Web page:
Guess what? When it comes right down to it, wherever you go, there you are. Whatever you wind up doing, that's what you've wound up doing. Whatever you are thinking right now, that's what's on your mind. Whatever has happened to you, it has already happened. The important question is, how are you going to handle it? In other words, "Now what?"

Like it or not, this moment is all we really have to work with. Yet we all too easily conduct our lives as if forgetting momentarily that we are here, where we already are, and that we are in what we are already in. In every moment, we find ourselves at the crossroad of here and now. But when the cloud of forgetfulness over where we are not sets in, in that very moment we get lost. "Now what?" becomes a real problem.

-
From Wherever You Go There You Are by Jon Kabat-Zinn

I've always been a forward-backward looker. Always looking at the past and preparing for the future. Perhaps that is part of why this has been so difficult for me. I find myself focusing more and more on the present. I don't know what tomorrow will bring, so I'm trying not to focus on it. (I am so accustomed to worrying about it though, that the worry hasn't disappeared, and most days, it is worse. Instead of worrying about the future, I am worrying about right now.)

This shift in consciousness is uncomfortable because it has brought to the forefront the idea that tomorrow isn't promised to any of us. I think that nearly every person has a moment where they come to terms with the reality of their own mortality. And it's in this present moment where we are forced to make changes (or choose to stay stagnant). It is in this moment that I am learning to accept that what has happened has already happened and my dreams for this last year have been altered. I can't do anything about that. All I can do is look at it from a distance and ask "Now what?" I am trying to not be paralyzed by the event. But even in the moments where I am, I must remind myself to recognize the paralysis and then ask "Now what?"

Friday, February 20, 2009

My day

Here is an overview of today... it is very similar to most days.

6:30-7:00 - Kellen decides it is time to wake up.
8:00 - Leave for Dr. Appt.
8:30 - Dr. Appt.
9:30 - Talk to mom, wait for stores to open
10:00-11:30 - Shop. Looking for organizers for my office so that it stays clean. Need to buy Kellen 6-9 month clothes because he is growing out of 6 mo. Thankfully people donated some bigger sized clothes, but as we get bigger, the donations shrink. Look for China cabinet- the wall is an odd width and I need something narrow. Find all items. China cabinet not exactly what I wanted, but it will fit the space, and I've looked everywhere, so we get it.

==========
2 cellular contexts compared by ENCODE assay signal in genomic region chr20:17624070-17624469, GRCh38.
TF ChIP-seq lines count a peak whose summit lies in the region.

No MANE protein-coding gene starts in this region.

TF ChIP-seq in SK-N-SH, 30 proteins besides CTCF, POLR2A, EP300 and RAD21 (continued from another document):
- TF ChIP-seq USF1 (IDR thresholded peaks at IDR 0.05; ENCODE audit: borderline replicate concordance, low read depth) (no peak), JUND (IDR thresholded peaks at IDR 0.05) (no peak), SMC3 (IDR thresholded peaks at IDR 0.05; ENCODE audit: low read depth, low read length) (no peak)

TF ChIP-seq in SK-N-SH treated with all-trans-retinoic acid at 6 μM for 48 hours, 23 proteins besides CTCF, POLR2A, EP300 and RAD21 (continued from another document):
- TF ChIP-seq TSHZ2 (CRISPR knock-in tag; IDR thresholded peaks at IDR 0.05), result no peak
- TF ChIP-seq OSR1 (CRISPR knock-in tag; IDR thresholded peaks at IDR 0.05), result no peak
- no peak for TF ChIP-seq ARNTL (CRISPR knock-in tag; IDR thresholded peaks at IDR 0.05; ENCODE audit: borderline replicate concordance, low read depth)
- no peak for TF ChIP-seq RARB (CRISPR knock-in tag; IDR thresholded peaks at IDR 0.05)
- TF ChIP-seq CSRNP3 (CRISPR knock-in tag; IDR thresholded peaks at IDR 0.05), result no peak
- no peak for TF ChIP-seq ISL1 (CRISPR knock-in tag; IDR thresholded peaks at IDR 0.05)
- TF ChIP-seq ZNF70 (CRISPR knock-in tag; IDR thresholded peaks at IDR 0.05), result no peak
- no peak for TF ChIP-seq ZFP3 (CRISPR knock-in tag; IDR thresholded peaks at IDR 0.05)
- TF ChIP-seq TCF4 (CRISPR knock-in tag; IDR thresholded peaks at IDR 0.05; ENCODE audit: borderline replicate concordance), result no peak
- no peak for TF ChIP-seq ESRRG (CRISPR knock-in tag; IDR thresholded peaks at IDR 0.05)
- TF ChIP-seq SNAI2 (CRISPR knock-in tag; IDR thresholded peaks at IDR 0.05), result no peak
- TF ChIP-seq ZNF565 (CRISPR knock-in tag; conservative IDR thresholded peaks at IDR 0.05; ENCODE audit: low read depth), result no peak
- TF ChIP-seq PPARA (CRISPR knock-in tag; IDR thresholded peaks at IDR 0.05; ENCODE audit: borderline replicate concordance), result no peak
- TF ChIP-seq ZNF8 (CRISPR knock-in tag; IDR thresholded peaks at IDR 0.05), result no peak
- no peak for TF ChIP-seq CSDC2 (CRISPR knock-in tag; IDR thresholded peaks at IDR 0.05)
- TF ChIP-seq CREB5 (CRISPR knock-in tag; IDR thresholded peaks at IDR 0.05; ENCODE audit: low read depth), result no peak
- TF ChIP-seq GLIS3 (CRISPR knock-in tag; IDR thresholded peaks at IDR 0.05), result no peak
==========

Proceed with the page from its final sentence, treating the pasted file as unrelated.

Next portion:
12:00 - Home. Start assembling furniture
1:00 - Kellen goes down for a nap. Furniture assembly takes longer than expected. Realize that vertigo attack is starting over (it cycles every 5-6 weeks and progressively gets better until it flares again).
2:30 - Kellen gets up. Make bottle, get car ready.
3:00 - Chiropractor appointment. The Bell's Palsy has really gotten better since I've starting seeing him- not always blinking, but close.
4:00 - Pick up prescriptions. Go to Home Depot. Forget nails for the fifth day.
4:30 - Come home, realize I forgot nails. Peel potatoes for dinner. Thank goodness for the crock pot!
4:45-6:00 - Continue putting together furniture (seriously, when you see how small this is, you will laugh. Dan said it was like a model car. It's taken me ALL DAY just to put together a couple of shelves and drawers.)
6:00 - Eat.
6:30 - Feed Kellen cereal until he dumps it on the floor. Call Shade. Realize we need wood floor cleaner.
6:45 - Kellen bath.
7:00 - Start bedtime routine.
7:30 - Write in blog... before assembling more furniture.

Baby-proofing

Kellen is a little ahead of himself. Remember how he rolled over at 2 weeks? Well, he has perfected rolling both ways now, and if I turn my back, he sometimes has moved away from where I left him. He also can scoot around in a circle and is working on the inch worm scoot. He has started holding himself up on all fours. We know it's just a matter of a couple of weeks before we have a crawler (he'll be 5 months next Wednesday!).